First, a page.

Japan lowers rovers onto 'dumpling' asteroid, hopeful of historic touchdown

Japan’s Hayabusa 2 spacecraft has lowered two small rovers onto an asteroid in an epic mission to study the distant space rock.

Preparations have been underway for the landing since the Japan Aerospace Exploration Agency's (JAXA) spacecraft reached the “dumpling-shaped” asteroid in June.

The solar-powered rovers' voltage plunged as night fell on Ryugu, a sign that they are on the asteroid, said Hayabusa project team spokesman Takashi Kubota.

SPACE 'DUMPLING' RENDEZVOUS: JAPAN'S HAYABUSA 2 SPACECRAFT ARRIVES AT ASTEROID RYUGU

In a tweet, the mission said that is working to confirm if there are any images captured from the landing.

"We are very hopeful," project manager Yuichi Tsuda said. "I'm excited about seeing the pictures. I want to see the scenery of space seen from Ryugu's surface."

JAXA said confirmation of the robots' safe touchdown has to wait until it receives data from them on Saturday.

This image provided by the Japan Aerospace Exploration Agency (JAXA), shows the shadow, center left, of Japanese unmanned spacecraft Hayabusa2 over the asteroid Ryugu Friday, Sept. 21, 2018. The Japanese spacecraft Hayabusa2 released two small Minerva-II-1 rovers on the asteroid on Friday in a research effort that may provide clues to the origin of the solar system. JAXA said confirmation of the rovers' touchdown has to wait until it receives data from them on Saturday. (JAXA via AP)

This image provided by the Japan Aerospace Exploration Agency (JAXA), shows the shadow, center left, of Japanese unmanned spacecraft Hayabusa2 over the asteroid Ryugu Friday, Sept. 21, 2018. The Japanese spacecraft Hayabusa2 released two small Minerva-II-1 rovers on the asteroid on Friday in a research effort that may provide clues to the origin of the solar system. JAXA said confirmation of the rovers' touchdown has to wait until it receives data from them on Saturday. (JAXA via AP)

The two MINERVA-II1 rovers, each about the size of a cookie can, are to capture images of the asteroid and measure surface temperatures before a larger rover and a lander are released later. The rovers move by "hopping" up to 15 meters at a time because the extremely weak gravity on the asteroid makes rolling difficult. They can continue jumping as long as their solar panels and power last, JAXA said.

Hayabusa 2 is scheduled to attempt three brief touch-and-go landings on the asteroid to collect samples in hopes of providing clues to the origin of the solar system and life on Earth. Since it arrived at Ryugu, scientists have been looking for suitable landing sites on the uneven surface, and its first attempt is expected in October.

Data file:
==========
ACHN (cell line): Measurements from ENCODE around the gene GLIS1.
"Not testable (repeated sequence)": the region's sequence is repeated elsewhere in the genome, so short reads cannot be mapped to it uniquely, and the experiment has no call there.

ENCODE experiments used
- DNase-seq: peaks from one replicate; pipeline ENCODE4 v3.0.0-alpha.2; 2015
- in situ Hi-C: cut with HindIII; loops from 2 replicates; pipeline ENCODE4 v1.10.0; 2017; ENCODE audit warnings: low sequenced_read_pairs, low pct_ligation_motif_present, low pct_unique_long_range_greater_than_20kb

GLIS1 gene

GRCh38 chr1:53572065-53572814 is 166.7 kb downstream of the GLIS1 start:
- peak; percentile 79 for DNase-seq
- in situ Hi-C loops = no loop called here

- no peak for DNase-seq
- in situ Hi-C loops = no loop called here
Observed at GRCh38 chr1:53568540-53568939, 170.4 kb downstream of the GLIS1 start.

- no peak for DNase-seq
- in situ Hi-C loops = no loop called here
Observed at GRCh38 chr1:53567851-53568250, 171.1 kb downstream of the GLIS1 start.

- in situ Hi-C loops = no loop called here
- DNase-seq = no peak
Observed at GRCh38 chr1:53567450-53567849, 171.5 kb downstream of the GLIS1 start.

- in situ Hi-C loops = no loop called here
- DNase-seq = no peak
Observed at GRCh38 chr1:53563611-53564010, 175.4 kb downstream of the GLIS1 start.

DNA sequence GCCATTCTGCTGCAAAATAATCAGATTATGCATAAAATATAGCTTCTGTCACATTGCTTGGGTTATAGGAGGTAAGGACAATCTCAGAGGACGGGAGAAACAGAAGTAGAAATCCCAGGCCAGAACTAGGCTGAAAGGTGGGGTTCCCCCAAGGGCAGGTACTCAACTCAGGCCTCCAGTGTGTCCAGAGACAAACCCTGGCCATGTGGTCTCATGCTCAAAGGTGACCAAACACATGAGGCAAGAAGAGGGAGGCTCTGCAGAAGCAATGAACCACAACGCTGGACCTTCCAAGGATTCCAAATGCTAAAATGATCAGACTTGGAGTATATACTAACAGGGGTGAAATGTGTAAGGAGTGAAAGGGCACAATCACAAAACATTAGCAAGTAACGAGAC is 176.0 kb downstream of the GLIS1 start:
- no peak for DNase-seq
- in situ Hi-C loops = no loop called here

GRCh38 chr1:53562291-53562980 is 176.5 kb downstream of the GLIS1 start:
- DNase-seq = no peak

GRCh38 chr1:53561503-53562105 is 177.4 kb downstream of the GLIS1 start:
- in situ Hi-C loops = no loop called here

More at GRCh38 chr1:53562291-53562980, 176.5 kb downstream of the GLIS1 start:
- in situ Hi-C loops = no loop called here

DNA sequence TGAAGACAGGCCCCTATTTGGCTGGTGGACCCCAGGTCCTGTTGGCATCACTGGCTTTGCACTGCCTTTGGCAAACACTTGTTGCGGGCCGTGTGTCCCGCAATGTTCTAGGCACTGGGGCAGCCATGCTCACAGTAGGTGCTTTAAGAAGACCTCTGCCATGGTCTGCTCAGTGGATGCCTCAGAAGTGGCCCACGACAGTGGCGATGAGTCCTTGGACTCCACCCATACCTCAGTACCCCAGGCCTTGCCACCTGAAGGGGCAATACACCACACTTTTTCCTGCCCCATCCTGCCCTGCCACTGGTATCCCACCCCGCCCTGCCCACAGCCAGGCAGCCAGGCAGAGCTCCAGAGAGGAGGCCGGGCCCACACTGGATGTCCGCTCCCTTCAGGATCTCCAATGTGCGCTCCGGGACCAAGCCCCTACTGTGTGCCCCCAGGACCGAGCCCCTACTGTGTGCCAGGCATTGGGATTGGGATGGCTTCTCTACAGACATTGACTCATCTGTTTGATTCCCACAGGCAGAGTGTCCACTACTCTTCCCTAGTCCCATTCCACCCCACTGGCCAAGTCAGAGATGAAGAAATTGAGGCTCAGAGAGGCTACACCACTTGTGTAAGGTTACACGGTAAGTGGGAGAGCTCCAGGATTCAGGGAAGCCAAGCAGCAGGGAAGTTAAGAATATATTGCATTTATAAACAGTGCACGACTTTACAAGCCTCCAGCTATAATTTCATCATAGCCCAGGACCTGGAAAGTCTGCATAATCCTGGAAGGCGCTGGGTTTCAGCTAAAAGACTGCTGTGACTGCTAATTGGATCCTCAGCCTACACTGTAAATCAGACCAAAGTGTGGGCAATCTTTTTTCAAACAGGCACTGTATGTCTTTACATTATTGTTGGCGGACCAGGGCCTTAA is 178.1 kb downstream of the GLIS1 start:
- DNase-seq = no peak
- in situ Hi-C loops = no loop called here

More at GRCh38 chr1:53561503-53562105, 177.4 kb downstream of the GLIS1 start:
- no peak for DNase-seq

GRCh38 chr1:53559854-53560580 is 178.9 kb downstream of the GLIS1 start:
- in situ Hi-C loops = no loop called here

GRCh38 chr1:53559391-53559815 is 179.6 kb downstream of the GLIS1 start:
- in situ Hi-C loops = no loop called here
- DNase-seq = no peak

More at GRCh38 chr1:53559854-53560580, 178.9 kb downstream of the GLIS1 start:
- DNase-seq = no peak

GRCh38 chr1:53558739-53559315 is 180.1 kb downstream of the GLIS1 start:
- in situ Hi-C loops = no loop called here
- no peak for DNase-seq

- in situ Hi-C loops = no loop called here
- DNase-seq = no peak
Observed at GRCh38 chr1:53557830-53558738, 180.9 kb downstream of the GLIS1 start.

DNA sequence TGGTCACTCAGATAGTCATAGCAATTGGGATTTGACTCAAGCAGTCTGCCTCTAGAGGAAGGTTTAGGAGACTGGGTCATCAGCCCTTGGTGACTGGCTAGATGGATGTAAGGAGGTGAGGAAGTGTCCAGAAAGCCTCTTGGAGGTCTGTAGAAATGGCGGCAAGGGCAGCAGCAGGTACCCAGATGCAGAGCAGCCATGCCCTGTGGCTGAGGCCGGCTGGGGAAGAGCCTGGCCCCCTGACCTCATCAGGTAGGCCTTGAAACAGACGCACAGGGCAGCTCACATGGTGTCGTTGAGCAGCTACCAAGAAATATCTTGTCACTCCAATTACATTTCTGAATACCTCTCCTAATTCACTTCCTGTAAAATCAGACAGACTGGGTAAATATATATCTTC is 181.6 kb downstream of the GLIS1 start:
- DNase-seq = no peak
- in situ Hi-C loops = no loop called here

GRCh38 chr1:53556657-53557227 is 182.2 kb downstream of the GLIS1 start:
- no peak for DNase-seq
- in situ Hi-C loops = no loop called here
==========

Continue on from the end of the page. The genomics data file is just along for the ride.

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The spacecraft is set to release a German-French lander called MASCOT (Mobile Asteroid Surface Scout) carrying four observation devices in early October and a bigger rover called Minerva-II-2 next year.

Illustration of Hayabusa 2 (JAXA)

Illustration of Hayabusa 2 (JAXA)

After a journey of almost 2 billion miles, the Hayabusa 2 spacecraft arrived at Ryugu on June 27 when the asteroid was almost 170 million miles from Earth.

Launched on Dec. 3, 2014, Hayabusa 2’s goal is to retrieve samples from Ryugu.

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Hayabusa 2 is expected to leave Ryugu at the end of 2019 and return to Earth around the end of 2020.

Optical Navigation Camera – Telescopic (ONC-T) image of Ryugu, photographed at 12:50 p.m. (JST), June 26, 2018. (Credit: JAXA, University of Tokyo, Kochi University, Rikkyo University, Nagoya University, Chiba Institute of Technology, Meiji University, University of Aizu, AIST)

Optical Navigation Camera – Telescopic (ONC-T) image of Ryugu, photographed at 12:50 p.m. (JST), June 26, 2018. (Credit: JAXA, University of Tokyo, Kochi University, Rikkyo University, Nagoya University, Chiba Institute of Technology, Meiji University, University of Aizu, AIST)

The mission’s MASCOT lander was developed by the German Aerospace Center (DLR) and the French space agency (CNES).

The spacecraft is the successor to JAXA’s Hayabusa, which landed on asteroid Itokawa in November 2005. Despite being dogged with problems, the mission collected a number of asteroid samples, which returned to Earth with Hayabusa in June 2010.

NASA is also on a mission to retrieve an asteroid sample. The space agency’s OSIRIS-REx spacecraft launched on Sept. 8, 2016, from Cape Canaveral Air Force Station on a journey to near-Earth asteroid Bennu. OSIRIS-Rex is expected to arrive at Bennu on Dec. 3, 2018 and start surveying the space rock.

The spacecraft will return its asteroid sample to Earth in 2023.

The Associated Press contributed to this article.

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